United States v. Edwards

526 F.3d 747 (2008)

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United States v. Edwards

United States Court of Appeals for the Eleventh Circuit
526 F.3d 747 (2008)

Facts

Edwards (defendant) owned companies, collectively known as ETS, that sold payphones to investors. The investors then leased the phones back to ETS. The lease between ETS and the investor provided that at the end of the lease or during the lease upon notice, ETS would repurchase the payphone from the investor for the amount the investor paid for the phone. ETS used insurance agents and distributors to market and sell the payphones. ETS relied on receiving money from new investors to stay in business because the payphones did not generate enough revenues to cover ETS’s expenses and obligations. Edwards did not inform the distributors, insurance agents, or current or prospective investors about ETS’s financial problems. The distributors and agents continued to solicit investors and sell phones. The cash-flow problems mounted when lease cancellations increased, triggering more buybacks. When ETS filed for bankruptcy relief, investors lost millions, but Edwards kept millions in salary, consulting fees, and interest-free loans. Edwards was indicted on wire fraud and other charges and was convicted after trial. On appeal, Edwards argued that the district court’s jury instruction defining a Ponzi scheme constructively amended the indictment by allowing the jury to convict him of wire fraud without finding that he acted with intent to defraud.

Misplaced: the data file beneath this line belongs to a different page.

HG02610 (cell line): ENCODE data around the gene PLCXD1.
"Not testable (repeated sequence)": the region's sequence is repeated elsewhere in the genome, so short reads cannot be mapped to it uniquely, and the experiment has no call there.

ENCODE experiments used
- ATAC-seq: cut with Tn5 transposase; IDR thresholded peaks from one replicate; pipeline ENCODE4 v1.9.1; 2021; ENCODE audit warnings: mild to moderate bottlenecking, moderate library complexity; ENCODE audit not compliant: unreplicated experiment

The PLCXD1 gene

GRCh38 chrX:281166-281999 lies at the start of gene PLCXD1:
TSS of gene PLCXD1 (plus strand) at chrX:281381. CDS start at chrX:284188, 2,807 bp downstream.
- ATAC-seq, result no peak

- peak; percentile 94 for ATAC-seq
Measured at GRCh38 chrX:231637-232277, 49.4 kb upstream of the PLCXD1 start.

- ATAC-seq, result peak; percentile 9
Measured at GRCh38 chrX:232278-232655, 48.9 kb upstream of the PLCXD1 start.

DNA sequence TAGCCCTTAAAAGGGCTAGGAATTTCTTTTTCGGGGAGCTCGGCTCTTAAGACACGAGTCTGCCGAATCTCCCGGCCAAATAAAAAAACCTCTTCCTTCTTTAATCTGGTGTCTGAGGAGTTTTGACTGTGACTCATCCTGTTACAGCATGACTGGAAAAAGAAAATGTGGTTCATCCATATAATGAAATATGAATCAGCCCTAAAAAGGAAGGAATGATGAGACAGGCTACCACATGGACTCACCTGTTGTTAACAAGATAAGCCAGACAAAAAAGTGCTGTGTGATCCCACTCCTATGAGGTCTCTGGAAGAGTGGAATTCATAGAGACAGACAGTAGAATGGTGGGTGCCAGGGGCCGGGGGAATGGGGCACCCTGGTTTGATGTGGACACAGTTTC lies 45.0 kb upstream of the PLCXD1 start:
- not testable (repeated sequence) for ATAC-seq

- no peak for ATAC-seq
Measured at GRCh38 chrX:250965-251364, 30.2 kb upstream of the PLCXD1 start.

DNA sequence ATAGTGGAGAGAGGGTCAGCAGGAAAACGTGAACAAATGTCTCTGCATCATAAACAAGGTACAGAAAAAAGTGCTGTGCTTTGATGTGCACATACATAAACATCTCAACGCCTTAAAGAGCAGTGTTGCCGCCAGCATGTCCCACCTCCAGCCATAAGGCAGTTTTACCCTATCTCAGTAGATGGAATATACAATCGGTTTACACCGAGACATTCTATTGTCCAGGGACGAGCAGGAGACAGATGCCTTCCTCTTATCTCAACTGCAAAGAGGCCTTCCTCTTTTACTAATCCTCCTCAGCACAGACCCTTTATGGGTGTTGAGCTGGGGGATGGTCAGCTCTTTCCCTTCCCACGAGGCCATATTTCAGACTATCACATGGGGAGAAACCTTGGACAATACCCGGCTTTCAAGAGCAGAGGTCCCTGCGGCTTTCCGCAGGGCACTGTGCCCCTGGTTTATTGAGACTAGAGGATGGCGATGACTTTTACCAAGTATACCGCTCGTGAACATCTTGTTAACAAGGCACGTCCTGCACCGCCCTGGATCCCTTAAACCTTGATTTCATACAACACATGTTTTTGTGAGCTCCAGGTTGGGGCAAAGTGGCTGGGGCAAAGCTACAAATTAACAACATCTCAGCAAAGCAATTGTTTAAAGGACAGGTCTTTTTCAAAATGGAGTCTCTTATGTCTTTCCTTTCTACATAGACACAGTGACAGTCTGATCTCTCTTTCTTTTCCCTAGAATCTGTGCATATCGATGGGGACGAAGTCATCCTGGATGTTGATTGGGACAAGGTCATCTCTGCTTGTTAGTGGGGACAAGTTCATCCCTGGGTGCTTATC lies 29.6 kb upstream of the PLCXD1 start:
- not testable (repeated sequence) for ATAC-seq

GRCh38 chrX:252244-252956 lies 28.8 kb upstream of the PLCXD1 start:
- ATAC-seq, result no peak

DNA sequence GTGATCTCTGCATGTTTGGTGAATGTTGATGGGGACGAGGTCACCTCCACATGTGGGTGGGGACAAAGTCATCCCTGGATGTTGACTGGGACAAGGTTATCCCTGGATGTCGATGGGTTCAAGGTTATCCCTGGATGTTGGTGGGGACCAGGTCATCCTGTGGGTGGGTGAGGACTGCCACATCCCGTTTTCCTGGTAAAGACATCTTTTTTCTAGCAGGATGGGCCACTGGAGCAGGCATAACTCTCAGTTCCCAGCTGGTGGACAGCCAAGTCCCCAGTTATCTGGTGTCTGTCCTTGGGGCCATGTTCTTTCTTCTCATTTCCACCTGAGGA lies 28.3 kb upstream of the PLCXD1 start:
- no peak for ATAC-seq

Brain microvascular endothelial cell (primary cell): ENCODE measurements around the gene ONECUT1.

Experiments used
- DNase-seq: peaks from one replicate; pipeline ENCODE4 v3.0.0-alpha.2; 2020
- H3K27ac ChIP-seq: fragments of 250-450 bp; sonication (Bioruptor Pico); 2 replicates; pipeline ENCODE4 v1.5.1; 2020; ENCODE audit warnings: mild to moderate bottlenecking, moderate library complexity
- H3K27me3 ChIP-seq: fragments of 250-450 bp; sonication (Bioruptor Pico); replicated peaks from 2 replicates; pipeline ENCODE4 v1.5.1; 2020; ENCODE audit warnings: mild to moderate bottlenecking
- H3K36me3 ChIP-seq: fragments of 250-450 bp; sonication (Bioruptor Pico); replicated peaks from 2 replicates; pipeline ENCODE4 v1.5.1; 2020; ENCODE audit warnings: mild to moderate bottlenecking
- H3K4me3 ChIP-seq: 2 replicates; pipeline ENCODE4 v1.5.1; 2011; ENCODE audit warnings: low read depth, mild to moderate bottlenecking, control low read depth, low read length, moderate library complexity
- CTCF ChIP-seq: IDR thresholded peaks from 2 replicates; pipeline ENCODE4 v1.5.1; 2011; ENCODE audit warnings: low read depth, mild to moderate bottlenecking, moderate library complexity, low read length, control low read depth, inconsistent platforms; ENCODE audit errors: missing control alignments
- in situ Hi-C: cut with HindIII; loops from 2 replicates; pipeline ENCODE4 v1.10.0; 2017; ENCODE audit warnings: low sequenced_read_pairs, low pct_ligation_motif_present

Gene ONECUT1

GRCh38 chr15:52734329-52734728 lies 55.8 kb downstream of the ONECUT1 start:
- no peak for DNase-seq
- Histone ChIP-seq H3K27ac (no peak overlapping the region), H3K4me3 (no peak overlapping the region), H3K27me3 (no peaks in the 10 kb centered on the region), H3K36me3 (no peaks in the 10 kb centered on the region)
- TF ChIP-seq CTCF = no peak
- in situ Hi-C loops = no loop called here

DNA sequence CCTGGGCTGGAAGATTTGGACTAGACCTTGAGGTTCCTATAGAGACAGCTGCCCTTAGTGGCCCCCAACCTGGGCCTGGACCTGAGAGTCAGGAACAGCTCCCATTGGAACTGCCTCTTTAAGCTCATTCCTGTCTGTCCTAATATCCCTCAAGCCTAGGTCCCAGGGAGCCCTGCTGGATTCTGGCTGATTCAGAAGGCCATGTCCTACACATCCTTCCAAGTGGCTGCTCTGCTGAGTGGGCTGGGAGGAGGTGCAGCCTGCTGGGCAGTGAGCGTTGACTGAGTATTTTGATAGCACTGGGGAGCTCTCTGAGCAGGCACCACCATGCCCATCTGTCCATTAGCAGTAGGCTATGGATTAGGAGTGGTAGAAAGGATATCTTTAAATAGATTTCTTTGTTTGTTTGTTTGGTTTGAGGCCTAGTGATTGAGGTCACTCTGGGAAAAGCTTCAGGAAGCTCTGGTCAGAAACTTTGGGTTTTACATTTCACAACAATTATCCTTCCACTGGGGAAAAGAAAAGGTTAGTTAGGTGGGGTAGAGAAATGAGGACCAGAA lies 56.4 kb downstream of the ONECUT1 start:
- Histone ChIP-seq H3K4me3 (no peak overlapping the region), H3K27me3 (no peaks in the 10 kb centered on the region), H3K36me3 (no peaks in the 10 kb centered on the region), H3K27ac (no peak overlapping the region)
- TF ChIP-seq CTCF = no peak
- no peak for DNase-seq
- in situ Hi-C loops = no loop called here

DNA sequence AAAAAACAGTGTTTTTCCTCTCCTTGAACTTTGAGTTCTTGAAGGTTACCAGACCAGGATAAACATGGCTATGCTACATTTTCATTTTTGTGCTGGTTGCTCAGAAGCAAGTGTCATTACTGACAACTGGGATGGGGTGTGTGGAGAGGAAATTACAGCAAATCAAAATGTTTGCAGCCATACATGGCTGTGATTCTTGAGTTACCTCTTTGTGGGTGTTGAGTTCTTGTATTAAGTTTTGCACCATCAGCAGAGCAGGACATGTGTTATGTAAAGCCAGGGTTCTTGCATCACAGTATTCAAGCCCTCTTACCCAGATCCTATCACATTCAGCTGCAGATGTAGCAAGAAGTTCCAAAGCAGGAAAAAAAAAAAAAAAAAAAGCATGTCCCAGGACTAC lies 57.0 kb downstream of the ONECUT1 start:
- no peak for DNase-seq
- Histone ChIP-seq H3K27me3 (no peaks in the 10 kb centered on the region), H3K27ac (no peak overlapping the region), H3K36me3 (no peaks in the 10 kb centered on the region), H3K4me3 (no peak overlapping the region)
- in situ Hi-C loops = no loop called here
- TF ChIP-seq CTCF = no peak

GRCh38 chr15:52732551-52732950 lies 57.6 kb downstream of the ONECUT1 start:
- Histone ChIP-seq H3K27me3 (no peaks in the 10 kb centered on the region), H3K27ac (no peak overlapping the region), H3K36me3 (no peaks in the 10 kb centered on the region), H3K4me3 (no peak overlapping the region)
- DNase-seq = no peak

Rule of Law

Issue

Holding and Reasoning (Tjoflat, J.)

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